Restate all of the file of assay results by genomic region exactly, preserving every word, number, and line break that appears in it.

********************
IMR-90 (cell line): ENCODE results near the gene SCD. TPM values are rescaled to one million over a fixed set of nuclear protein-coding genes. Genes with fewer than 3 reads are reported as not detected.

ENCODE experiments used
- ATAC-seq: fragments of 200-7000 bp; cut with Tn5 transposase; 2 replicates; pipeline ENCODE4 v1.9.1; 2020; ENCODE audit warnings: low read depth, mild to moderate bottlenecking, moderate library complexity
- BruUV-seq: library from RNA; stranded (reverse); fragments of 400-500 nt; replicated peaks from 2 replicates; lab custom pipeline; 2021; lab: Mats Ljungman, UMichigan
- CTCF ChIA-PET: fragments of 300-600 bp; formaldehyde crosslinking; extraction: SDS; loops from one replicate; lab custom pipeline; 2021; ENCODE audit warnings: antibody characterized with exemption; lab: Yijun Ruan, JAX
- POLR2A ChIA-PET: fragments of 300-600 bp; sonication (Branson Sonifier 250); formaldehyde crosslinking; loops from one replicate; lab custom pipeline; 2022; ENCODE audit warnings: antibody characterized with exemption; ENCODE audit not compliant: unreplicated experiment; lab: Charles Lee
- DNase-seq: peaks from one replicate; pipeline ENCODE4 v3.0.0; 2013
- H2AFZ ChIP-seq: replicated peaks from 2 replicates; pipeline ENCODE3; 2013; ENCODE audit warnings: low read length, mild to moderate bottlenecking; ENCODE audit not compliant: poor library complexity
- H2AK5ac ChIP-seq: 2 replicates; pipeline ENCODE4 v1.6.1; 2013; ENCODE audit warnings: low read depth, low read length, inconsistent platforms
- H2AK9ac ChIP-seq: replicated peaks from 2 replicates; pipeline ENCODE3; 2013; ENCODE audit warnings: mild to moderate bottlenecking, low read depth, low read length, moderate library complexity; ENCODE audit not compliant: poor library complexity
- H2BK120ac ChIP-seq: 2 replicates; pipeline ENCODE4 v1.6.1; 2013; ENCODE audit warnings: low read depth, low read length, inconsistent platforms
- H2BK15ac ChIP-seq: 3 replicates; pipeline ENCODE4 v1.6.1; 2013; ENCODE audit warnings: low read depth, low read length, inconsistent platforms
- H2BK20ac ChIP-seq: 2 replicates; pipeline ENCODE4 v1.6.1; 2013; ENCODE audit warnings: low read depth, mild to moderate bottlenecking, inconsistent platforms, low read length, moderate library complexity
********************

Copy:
IMR-90 (cell line): ENCODE results near the gene SCD. TPM values are rescaled to one million over a fixed set of nuclear protein-coding genes. Genes with fewer than 3 reads are reported as not detected.

ENCODE experiments used
- ATAC-seq: fragments of 200-7000 bp; cut with Tn5 transposase; 2 replicates; pipeline ENCODE4 v1.9.1; 2020; ENCODE audit warnings: low read depth, mild to moderate bottlenecking, moderate library complexity
- BruUV-seq: library from RNA; stranded (reverse); fragments of 400-500 nt; replicated peaks from 2 replicates; lab custom pipeline; 2021; lab: Mats Ljungman, UMichigan
- CTCF ChIA-PET: fragments of 300-600 bp; formaldehyde crosslinking; extraction: SDS; loops from one replicate; lab custom pipeline; 2021; ENCODE audit warnings: antibody characterized with exemption; lab: Yijun Ruan, JAX
- POLR2A ChIA-PET: fragments of 300-600 bp; sonication (Branson Sonifier 250); formaldehyde crosslinking; loops from one replicate; lab custom pipeline; 2022; ENCODE audit warnings: antibody characterized with exemption; ENCODE audit not compliant: unreplicated experiment; lab: Charles Lee
- DNase-seq: peaks from one replicate; pipeline ENCODE4 v3.0.0; 2013
- H2AFZ ChIP-seq: replicated peaks from 2 replicates; pipeline ENCODE3; 2013; ENCODE audit warnings: low read length, mild to moderate bottlenecking; ENCODE audit not compliant: poor library complexity
- H2AK5ac ChIP-seq: 2 replicates; pipeline ENCODE4 v1.6.1; 2013; ENCODE audit warnings: low read depth, low read length, inconsistent platforms
- H2AK9ac ChIP-seq: replicated peaks from 2 replicates; pipeline ENCODE3; 2013; ENCODE audit warnings: mild to moderate bottlenecking, low read depth, low read length, moderate library complexity; ENCODE audit not compliant: poor library complexity
- H2BK120ac ChIP-seq: 2 replicates; pipeline ENCODE4 v1.6.1; 2013; ENCODE audit warnings: low read depth, low read length, inconsistent platforms
- H2BK15ac ChIP-seq: 3 replicates; pipeline ENCODE4 v1.6.1; 2013; ENCODE audit warnings: low read depth, low read length, inconsistent platforms
- H2BK20ac ChIP-seq: 2 replicates; pipeline ENCODE4 v1.6.1; 2013; ENCODE audit warnings: low read depth, mild to moderate bottlenecking, inconsistent platforms, low read length, moderate library complexity